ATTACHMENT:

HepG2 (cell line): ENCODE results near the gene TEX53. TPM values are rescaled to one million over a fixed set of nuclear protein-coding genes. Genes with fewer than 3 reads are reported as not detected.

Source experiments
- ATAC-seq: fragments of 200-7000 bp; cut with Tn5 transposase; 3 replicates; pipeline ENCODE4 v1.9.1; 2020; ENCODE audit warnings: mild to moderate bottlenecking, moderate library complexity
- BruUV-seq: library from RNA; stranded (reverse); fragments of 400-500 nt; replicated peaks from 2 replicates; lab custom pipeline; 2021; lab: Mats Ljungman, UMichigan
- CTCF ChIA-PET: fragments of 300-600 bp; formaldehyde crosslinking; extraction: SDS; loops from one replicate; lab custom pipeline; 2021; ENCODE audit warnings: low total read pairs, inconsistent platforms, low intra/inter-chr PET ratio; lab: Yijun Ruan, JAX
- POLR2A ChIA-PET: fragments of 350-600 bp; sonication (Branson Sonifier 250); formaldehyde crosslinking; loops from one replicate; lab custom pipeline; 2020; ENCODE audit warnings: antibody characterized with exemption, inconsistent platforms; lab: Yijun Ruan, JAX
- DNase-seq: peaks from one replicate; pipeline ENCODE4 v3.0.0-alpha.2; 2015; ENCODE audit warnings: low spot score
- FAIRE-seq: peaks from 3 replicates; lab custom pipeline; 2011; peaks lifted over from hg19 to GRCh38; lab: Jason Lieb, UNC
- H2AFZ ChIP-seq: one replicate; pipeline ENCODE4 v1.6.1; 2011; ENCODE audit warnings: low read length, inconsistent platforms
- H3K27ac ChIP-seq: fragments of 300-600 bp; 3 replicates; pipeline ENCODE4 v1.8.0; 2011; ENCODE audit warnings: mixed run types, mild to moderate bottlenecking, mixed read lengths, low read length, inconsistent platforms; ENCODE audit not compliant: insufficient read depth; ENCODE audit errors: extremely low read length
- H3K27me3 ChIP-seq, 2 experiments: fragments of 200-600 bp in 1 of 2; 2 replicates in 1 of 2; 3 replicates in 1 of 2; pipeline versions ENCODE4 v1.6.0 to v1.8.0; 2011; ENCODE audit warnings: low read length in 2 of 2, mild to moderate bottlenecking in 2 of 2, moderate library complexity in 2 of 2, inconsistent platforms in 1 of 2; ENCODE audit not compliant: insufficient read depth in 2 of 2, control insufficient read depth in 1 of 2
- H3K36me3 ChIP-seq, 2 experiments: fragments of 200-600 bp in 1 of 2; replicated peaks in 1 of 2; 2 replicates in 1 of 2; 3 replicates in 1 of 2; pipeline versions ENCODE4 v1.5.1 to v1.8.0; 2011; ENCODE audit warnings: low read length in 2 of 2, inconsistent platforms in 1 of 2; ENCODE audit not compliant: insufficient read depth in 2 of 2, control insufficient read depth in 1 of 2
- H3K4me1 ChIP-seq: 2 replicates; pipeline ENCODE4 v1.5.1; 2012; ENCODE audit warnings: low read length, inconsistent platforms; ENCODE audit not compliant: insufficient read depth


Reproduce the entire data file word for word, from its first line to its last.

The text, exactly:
HepG2 (cell line): ENCODE results near the gene TEX53. TPM values are rescaled to one million over a fixed set of nuclear protein-coding genes. Genes with fewer than 3 reads are reported as not detected.

Source experiments
- ATAC-seq: fragments of 200-7000 bp; cut with Tn5 transposase; 3 replicates; pipeline ENCODE4 v1.9.1; 2020; ENCODE audit warnings: mild to moderate bottlenecking, moderate library complexity
- BruUV-seq: library from RNA; stranded (reverse); fragments of 400-500 nt; replicated peaks from 2 replicates; lab custom pipeline; 2021; lab: Mats Ljungman, UMichigan
- CTCF ChIA-PET: fragments of 300-600 bp; formaldehyde crosslinking; extraction: SDS; loops from one replicate; lab custom pipeline; 2021; ENCODE audit warnings: low total read pairs, inconsistent platforms, low intra/inter-chr PET ratio; lab: Yijun Ruan, JAX
- POLR2A ChIA-PET: fragments of 350-600 bp; sonication (Branson Sonifier 250); formaldehyde crosslinking; loops from one replicate; lab custom pipeline; 2020; ENCODE audit warnings: antibody characterized with exemption, inconsistent platforms; lab: Yijun Ruan, JAX
- DNase-seq: peaks from one replicate; pipeline ENCODE4 v3.0.0-alpha.2; 2015; ENCODE audit warnings: low spot score
- FAIRE-seq: peaks from 3 replicates; lab custom pipeline; 2011; peaks lifted over from hg19 to GRCh38; lab: Jason Lieb, UNC
- H2AFZ ChIP-seq: one replicate; pipeline ENCODE4 v1.6.1; 2011; ENCODE audit warnings: low read length, inconsistent platforms
- H3K27ac ChIP-seq: fragments of 300-600 bp; 3 replicates; pipeline ENCODE4 v1.8.0; 2011; ENCODE audit warnings: mixed run types, mild to moderate bottlenecking, mixed read lengths, low read length, inconsistent platforms; ENCODE audit not compliant: insufficient read depth; ENCODE audit errors: extremely low read length
- H3K27me3 ChIP-seq, 2 experiments: fragments of 200-600 bp in 1 of 2; 2 replicates in 1 of 2; 3 replicates in 1 of 2; pipeline versions ENCODE4 v1.6.0 to v1.8.0; 2011; ENCODE audit warnings: low read length in 2 of 2, mild to moderate bottlenecking in 2 of 2, moderate library complexity in 2 of 2, inconsistent platforms in 1 of 2; ENCODE audit not compliant: insufficient read depth in 2 of 2, control insufficient read depth in 1 of 2
- H3K36me3 ChIP-seq, 2 experiments: fragments of 200-600 bp in 1 of 2; replicated peaks in 1 of 2; 2 replicates in 1 of 2; 3 replicates in 1 of 2; pipeline versions ENCODE4 v1.5.1 to v1.8.0; 2011; ENCODE audit warnings: low read length in 2 of 2, inconsistent platforms in 1 of 2; ENCODE audit not compliant: insufficient read depth in 2 of 2, control insufficient read depth in 1 of 2
- H3K4me1 ChIP-seq: 2 replicates; pipeline ENCODE4 v1.5.1; 2012; ENCODE audit warnings: low read length, inconsistent platforms; ENCODE audit not compliant: insufficient read depth